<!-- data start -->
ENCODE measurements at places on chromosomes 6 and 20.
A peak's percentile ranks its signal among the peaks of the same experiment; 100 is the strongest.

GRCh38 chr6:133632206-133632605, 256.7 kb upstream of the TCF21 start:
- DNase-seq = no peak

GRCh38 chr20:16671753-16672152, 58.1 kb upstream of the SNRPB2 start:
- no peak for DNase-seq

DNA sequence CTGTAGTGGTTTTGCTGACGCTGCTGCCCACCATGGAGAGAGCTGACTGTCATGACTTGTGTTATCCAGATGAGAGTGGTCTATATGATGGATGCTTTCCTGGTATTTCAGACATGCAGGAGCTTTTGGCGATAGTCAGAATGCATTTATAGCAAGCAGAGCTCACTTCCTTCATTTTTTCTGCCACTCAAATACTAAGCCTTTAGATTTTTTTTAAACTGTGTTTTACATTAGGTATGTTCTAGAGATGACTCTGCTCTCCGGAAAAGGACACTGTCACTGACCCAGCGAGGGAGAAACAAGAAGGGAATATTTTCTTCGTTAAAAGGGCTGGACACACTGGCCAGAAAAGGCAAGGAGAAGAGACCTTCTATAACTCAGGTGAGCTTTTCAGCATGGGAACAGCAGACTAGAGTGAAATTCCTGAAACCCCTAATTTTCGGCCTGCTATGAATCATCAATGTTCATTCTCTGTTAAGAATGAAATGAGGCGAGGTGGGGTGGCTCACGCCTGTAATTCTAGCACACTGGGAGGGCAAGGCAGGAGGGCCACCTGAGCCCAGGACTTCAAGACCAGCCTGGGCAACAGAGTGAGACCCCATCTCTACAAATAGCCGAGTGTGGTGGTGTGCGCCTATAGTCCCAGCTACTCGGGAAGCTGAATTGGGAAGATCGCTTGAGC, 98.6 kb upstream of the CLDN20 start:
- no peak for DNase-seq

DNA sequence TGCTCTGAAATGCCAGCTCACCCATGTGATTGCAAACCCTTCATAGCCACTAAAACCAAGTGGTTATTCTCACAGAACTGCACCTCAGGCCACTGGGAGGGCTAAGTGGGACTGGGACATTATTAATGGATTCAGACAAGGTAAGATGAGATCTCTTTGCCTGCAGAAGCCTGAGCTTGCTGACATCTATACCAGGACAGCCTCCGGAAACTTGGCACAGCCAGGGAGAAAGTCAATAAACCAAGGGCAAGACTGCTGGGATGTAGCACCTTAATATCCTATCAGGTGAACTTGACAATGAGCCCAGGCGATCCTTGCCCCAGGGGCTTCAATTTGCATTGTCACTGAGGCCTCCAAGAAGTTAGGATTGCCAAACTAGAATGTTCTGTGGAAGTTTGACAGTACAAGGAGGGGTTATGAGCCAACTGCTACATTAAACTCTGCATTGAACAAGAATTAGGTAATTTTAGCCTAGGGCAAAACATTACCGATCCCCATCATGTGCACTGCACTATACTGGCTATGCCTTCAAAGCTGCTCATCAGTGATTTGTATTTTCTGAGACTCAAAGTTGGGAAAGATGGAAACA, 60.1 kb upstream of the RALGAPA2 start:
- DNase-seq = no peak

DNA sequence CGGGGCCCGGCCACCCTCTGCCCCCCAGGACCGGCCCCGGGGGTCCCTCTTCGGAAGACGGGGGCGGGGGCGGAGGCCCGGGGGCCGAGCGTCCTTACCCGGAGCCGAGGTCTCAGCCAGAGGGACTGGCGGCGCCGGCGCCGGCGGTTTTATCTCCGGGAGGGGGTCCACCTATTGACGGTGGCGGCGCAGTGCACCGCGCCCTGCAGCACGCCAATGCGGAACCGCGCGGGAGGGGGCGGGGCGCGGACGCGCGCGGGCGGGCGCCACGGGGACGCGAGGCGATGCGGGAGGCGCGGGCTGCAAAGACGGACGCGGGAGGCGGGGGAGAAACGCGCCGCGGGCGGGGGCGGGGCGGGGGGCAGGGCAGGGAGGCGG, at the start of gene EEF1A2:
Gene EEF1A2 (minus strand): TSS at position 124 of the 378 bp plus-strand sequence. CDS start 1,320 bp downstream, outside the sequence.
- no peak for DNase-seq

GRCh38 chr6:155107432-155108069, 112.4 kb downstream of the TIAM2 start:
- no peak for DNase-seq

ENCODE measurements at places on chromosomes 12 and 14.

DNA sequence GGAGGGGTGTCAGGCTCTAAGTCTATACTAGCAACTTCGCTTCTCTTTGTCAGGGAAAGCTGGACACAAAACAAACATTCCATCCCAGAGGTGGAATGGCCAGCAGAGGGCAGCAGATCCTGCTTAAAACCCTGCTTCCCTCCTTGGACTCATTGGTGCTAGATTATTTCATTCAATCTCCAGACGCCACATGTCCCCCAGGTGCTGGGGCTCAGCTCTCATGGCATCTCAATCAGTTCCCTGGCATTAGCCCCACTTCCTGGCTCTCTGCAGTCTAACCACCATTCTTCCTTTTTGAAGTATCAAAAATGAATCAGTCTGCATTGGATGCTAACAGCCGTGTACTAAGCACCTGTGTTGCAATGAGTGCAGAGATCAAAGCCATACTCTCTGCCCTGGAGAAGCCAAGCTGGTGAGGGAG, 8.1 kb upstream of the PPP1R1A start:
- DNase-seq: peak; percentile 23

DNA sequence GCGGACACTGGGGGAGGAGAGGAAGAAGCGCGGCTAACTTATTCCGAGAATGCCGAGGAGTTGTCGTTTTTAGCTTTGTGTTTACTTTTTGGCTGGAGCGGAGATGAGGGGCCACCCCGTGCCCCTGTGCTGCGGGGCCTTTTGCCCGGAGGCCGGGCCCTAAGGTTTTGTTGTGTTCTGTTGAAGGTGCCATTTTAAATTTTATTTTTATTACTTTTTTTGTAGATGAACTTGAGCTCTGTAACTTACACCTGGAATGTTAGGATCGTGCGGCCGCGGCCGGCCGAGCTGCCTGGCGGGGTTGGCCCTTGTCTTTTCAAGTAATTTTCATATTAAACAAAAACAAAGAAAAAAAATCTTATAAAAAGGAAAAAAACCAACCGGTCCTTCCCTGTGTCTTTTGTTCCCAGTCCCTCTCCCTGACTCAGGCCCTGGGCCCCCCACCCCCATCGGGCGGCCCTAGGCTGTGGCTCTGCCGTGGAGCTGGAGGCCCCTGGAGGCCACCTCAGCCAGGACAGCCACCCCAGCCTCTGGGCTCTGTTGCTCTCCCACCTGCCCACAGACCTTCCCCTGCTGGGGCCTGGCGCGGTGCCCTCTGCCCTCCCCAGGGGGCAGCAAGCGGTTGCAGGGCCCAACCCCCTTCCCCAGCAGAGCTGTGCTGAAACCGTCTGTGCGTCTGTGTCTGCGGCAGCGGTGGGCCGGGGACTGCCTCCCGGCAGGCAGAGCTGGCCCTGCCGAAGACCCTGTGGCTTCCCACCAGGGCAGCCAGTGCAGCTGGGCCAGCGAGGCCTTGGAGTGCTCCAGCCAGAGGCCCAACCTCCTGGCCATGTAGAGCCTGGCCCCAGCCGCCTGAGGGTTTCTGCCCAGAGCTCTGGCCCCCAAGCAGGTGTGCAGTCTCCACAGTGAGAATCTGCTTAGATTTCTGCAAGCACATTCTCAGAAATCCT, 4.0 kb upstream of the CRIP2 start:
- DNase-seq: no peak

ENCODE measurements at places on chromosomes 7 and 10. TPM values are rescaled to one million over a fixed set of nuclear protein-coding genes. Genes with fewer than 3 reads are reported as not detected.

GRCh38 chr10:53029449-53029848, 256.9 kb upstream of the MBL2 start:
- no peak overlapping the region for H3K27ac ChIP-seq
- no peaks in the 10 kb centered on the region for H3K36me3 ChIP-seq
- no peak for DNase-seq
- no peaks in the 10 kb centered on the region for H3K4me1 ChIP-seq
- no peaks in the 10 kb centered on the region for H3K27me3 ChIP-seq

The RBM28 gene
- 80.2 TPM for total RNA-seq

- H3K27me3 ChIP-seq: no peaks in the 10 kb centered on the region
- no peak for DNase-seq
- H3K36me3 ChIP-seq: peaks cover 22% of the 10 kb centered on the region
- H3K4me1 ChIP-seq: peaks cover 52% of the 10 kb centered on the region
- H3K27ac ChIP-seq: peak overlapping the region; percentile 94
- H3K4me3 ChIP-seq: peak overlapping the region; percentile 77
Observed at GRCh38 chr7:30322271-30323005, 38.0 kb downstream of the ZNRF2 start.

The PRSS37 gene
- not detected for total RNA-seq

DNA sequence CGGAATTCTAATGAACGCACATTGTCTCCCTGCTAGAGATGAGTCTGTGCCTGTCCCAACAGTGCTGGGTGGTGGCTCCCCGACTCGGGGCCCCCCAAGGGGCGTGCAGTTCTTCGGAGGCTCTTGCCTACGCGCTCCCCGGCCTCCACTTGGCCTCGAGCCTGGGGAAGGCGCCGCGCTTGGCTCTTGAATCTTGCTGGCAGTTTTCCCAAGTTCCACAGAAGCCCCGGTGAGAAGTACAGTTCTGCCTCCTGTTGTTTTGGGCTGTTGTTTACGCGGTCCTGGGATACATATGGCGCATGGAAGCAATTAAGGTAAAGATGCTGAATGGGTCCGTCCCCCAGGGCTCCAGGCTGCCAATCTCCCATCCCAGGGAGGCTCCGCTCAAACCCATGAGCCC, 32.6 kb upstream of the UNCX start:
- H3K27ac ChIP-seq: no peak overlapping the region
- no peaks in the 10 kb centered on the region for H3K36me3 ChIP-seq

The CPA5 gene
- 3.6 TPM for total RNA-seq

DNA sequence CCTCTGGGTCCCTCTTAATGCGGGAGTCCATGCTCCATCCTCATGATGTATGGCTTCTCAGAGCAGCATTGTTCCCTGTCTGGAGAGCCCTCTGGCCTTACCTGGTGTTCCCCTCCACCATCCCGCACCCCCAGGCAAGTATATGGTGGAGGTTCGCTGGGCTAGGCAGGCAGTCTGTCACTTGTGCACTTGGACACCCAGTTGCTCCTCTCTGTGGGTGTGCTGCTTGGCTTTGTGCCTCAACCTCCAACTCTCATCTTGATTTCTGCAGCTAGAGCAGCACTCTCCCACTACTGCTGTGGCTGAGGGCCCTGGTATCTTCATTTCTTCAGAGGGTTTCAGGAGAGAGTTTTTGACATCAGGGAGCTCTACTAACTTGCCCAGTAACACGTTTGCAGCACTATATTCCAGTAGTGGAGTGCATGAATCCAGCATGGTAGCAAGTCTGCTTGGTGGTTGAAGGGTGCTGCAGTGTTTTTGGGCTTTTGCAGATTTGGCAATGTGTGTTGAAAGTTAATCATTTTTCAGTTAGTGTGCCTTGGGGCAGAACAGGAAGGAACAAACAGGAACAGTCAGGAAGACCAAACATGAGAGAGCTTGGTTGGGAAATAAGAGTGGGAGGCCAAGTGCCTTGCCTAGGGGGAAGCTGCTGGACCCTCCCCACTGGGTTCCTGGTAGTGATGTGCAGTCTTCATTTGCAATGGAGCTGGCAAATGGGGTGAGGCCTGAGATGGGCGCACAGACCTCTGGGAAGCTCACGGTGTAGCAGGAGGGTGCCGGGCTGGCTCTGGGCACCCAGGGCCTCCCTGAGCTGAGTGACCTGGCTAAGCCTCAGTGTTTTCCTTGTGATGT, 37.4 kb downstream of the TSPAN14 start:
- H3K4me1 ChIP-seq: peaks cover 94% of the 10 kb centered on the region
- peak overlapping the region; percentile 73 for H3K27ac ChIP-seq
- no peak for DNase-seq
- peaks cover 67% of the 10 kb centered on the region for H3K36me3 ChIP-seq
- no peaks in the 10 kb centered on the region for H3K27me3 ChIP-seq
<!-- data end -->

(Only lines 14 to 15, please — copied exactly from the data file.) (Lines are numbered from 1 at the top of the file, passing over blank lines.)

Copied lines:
GRCh38 chr6:155107432-155108069, 112.4 kb downstream of the TIAM2 start:
- no peak for DNase-seq